Ugh. That could have been an Eugene V. Debs applause line in 1904. If this were show business, we’d say the Democrats’ act has gone stale. And to the ears of the swing voters we talked to here in Iowa, that style of rhetoric falls on deaf ears.
Put aside the fact that most voters work for private businesses and understand that most jobs in America are created by the private sector. The problem is that the Democrats’ rhetoric has lost its emotional appeal. It’s soulless. For swing voters, in particular, who often vote based more on a general feeling than any preferred policy platform, this anti-business approach just doesn’t persuade them to vote for Democrats. The swing voters we talked to wanted to hear more about healthcare and how to grow the Iowa economy without adding more regulatory or tax burdens on Iowans and Iowa businesses. Here is the kicker: The majority of these swing voters voted for Barack Obama in 2012. Democrats can win these voters, if you learn how to talk about the issues most important to them (jobs, taxes, healthcare).
Columnist Thomas Friedman once said voters listen, not with their ears, but with their gut. If politicians fail to connect on a gut-level, he says, all the facts in the world won’t gain voters’ support.
What Friedman describes is the basic requirements of a strong brand — and why it is so hard to build one and even more difficult to save one once it is in decline. You can’t blame Barack Obama’s poor administration of the party for that decline. You can’t blame Hillary Clinton. And you certainly can’t blame the Russians, James Comey, or Fox News. This decline started when the Republicans significantly updated their brand under Reagan’s leadership and the Democrats failed to respond effectively.
“America itself remains a fundamentally center-right nation,” Democratic pollster Doug Schoen recently wrote. “A fundamental belief in national sovereignty and individual responsibility, married to cautious skepticism of government and deeply held moral convictions, continues to govern how most Americans think about politics.” I would only add that Iowans are even a bit more to the right of Schoen’s description of the national electorate.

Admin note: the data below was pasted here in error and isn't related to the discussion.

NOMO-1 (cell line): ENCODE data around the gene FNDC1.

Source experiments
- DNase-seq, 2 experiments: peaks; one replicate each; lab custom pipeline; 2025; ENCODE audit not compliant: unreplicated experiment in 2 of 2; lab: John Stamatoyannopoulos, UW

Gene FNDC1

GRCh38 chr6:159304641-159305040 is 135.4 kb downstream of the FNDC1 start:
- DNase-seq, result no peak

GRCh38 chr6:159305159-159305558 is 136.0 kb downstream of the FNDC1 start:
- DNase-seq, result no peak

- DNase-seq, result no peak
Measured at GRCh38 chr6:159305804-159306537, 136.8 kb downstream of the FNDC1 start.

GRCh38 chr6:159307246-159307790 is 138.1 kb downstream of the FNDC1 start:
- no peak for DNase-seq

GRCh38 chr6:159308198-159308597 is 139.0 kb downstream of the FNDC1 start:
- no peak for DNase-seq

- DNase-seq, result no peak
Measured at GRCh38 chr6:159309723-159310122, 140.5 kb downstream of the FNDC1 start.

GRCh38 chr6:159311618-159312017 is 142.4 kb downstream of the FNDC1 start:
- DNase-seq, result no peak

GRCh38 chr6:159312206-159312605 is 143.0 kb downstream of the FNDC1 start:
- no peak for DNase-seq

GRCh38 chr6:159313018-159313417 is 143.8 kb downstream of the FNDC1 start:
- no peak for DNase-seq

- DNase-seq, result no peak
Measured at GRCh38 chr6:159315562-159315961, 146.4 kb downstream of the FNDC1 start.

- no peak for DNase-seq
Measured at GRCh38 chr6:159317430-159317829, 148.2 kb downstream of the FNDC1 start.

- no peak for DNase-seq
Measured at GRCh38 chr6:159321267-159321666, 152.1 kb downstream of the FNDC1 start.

Eadon and the next DNC chair will be looking at a tired brand as they spend the next year preparing for the 2018 midterm elections. Their party needs a major update. Tweaking the message or employing better micro-targeting methods are too tactical to rectify a strategic problem. Yet, when I hear Minnesota Rep. Keith Ellison or DNC Chair Tom Perez talk about the party’s future, I hear way too much about tactical changes. “Better grassroots organizing!” yelled Perez at the DNC’s Detroit forum in early February. “Organize. Organize. Organize.”
But organize what? If you don’t have the right message for the majority of voters, a strong grassroots organization won’t be enough to consistently win elections from year-to-year. We know now, the Obama effect was transitory. You can’t build a party on one man’s charm and likability alone.
As a Democrat, I am hopeful DNC Chair Perez and IDP Chair Eadon will be ready to once again make the Democrats the dominant party in this country and in Iowa. Both have a tough a job ahead of them.
– Kent Kroeger, The Olson Kroeger Company, Des Moines, Iowa.
Kent R. Kroeger is the co-founder of The Olson Kroeger Company, a polling firm based in Des Moines, Iowa that specializes in public policy polling and analysis. Mr. Kroeger has worked in market research and public opinion polling for over 25 years.